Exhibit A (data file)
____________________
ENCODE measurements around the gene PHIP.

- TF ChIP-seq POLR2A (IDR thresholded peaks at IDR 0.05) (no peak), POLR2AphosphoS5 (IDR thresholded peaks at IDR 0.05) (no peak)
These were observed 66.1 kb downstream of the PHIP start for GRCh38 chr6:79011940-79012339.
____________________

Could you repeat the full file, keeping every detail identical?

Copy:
ENCODE measurements around the gene PHIP.

- TF ChIP-seq POLR2A (IDR thresholded peaks at IDR 0.05) (no peak), POLR2AphosphoS5 (IDR thresholded peaks at IDR 0.05) (no peak)
These were observed 66.1 kb downstream of the PHIP start for GRCh38 chr6:79011940-79012339.